The most seemingly non-violent – apparently squeamish and helpless when it comes to physical self-defense – can be extraordinarily violent in non-physical ways – ruthless when it comes to money matters or partisan politics.
The bravest and most accomplished of performers, if naive about the ways of the financial world, can be undone by a ruthless agent and end up ruined.
Herein lies the stuff of human tragedy. As the Greeks understood, a hero’s greatest strength, untempered, becomes (ironically) the cause of his downfall.
These dynamics repeat on every scale of magnitude. We find them in operation within the family, played out in communities, corporations and nations. In some cases, murder is a question of degree. How different is it from character assassination, for example? Or invalidating others. Or wearing them down, depleting their energies and resources.
People who pride themselves on being powerful in terms of economic and social resources adopt extreme yang lifestyles. This includes using the force of personality and, in extremes, physical violence, to get what they want.
In contrast, those who lack external, material resources take refuge in extreme yin strategies. They too maneuver to get what they want, just in more subtle ways, including psychological warfare. They are just as violent. Just in ways and on levels hidden from most of us.
A current example is a politician who as an outsider, superficially seemed the most liberal and egalitarian. Once inside, however, the opposite side came forward. Outward appearances belied the character of a despot with no qualms about lavishly squandering tax dollars to fund an extravagantly opulent lifestyle.
Hence the virtue of a middle path, free of extremes in any direction. The ideal of health, on every scale of magnitude, is balanced strength on all levels rather than imbalances – excesses on one level masking deficiencies at another.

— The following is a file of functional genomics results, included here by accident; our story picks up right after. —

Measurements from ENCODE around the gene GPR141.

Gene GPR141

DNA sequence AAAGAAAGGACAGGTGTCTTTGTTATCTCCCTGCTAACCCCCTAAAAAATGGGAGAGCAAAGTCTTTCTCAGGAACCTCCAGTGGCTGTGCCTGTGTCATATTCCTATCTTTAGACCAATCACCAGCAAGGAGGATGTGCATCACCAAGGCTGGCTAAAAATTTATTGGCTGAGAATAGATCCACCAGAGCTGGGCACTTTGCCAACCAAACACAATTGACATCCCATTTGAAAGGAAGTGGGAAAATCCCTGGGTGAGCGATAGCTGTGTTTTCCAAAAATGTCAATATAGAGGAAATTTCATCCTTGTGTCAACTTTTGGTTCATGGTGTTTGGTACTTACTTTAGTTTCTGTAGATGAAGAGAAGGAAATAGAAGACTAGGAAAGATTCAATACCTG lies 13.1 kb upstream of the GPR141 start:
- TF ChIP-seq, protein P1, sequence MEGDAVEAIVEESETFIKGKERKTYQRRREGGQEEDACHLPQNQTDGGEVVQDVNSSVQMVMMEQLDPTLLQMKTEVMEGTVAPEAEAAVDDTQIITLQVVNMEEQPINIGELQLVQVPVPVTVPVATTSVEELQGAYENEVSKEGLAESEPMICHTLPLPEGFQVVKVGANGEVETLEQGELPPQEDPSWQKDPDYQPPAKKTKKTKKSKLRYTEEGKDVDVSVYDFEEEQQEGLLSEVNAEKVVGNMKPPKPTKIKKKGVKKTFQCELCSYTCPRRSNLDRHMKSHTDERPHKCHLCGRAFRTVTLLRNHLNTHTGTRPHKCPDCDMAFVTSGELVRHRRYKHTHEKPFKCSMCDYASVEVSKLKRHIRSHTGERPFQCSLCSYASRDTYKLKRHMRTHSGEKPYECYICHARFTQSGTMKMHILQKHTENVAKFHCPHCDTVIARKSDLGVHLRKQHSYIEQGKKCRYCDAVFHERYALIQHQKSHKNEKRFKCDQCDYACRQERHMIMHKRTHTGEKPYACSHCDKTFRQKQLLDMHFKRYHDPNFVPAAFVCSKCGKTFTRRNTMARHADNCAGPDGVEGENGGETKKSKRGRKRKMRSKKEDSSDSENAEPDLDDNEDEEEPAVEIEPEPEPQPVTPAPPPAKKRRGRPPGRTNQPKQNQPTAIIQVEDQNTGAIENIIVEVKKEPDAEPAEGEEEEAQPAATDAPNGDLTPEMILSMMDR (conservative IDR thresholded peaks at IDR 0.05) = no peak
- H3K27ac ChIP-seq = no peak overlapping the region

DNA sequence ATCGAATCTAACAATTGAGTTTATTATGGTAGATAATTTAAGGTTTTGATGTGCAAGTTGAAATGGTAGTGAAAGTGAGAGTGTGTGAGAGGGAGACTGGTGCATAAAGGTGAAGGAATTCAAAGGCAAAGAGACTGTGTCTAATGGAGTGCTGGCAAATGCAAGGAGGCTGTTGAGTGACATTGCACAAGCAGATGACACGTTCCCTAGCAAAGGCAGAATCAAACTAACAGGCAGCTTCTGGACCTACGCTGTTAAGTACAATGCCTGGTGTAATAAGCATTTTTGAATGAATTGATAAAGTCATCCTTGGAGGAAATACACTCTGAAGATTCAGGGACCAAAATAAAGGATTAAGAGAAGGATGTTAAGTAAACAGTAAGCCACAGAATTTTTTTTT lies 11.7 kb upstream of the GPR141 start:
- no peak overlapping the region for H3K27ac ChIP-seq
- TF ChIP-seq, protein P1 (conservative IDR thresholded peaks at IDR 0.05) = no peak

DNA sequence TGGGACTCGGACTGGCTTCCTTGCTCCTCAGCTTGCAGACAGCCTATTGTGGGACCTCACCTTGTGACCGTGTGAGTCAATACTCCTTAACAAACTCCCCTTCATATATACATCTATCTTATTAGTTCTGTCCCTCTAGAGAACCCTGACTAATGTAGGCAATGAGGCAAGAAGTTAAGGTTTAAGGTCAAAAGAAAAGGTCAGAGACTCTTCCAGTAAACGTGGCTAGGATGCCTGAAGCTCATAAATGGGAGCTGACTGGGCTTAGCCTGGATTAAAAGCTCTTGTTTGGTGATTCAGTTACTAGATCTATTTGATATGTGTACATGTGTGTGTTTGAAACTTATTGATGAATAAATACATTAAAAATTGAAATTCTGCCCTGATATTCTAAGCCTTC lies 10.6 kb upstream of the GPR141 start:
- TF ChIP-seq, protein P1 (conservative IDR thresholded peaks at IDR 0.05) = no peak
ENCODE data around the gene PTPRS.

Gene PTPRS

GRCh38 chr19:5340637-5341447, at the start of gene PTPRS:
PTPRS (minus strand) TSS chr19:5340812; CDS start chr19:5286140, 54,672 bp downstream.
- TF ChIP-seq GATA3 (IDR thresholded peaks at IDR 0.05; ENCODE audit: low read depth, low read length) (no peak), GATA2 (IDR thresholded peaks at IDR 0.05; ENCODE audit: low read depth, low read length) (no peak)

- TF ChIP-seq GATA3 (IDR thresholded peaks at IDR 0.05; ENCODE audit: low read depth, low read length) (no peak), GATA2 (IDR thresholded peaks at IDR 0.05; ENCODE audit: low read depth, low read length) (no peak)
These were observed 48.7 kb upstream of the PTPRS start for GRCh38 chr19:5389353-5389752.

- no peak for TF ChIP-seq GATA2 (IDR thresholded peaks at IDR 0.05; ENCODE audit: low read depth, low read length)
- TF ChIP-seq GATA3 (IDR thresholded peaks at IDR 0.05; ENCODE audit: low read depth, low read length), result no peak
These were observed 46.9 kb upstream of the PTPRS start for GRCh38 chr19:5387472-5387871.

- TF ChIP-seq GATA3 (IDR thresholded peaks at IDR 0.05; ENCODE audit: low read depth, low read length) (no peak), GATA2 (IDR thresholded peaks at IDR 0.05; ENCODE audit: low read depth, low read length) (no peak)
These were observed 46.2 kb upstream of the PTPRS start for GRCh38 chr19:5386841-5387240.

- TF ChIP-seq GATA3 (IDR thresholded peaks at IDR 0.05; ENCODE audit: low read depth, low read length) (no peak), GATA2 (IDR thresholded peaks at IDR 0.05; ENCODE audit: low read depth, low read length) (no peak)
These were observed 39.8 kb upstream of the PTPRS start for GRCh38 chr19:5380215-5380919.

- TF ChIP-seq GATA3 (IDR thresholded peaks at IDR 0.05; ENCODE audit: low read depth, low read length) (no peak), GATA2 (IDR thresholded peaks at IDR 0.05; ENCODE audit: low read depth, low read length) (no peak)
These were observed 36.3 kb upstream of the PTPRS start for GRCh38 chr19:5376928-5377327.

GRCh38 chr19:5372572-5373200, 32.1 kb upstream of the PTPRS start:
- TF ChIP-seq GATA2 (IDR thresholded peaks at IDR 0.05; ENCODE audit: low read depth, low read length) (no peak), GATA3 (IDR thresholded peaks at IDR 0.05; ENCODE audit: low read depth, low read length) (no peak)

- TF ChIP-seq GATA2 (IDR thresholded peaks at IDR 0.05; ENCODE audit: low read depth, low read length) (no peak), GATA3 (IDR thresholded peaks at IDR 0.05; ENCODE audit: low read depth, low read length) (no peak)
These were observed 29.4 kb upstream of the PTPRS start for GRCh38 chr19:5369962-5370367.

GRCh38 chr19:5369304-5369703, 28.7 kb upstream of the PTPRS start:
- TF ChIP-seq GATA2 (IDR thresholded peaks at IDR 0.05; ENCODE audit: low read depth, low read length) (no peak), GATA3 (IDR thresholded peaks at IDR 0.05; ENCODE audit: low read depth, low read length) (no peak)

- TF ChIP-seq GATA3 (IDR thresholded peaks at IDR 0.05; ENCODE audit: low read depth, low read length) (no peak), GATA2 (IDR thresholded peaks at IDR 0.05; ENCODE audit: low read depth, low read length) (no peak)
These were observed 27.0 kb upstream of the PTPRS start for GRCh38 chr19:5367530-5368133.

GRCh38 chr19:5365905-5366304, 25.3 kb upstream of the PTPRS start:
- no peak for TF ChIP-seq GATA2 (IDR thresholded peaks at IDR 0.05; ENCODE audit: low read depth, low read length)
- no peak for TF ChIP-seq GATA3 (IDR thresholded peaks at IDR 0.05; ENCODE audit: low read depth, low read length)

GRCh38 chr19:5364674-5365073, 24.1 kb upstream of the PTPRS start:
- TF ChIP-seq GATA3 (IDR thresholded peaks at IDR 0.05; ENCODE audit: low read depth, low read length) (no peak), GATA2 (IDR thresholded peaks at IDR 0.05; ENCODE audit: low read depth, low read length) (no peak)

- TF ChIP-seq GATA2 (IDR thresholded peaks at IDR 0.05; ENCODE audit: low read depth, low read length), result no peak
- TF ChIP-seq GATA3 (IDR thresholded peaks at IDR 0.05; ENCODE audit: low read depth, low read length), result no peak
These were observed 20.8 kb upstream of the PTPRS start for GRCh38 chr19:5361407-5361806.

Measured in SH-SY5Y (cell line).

Understanding the levels and layers of life and the dynamic interplay amongst them is critical to social and economic survival. Adhering to that deepest, infinite core from which integrity, balance and wisdom flow remains the key to ultimate survival.
Especially in troubled times such as these, I think back on the Psalms of King David, equal parts musician, warrior and ruler. In all aspects of his reign, he survived by allowing his life to be ruled by that ONE Infinity acknowledged throughout time as the bedrock of life.
Although in family affairs and matters of state, he suffered dearly from the inconsistencies of human behavior, he inevitably found the safe way through trouble.
Thus in Psalm 27 he sang:
The Lord is my light and my salvation; whom shall I fear? the Lord is the strength of my life; of whom shall I be afraid?
In all, the survival path is marked by adherence to the Law. Conversely, it requires avoidance of that which is unlawful. This includes both refraining from acting unlawfully — violating the laws of nature and nature’s God — and protecting oneself and those one loves from unlawful behavior perpetrated by others.
Therefore, thou shalt not murder. By extension, thou shalt not murder the language, rendering the God-fearing defenseless before enemies and foes.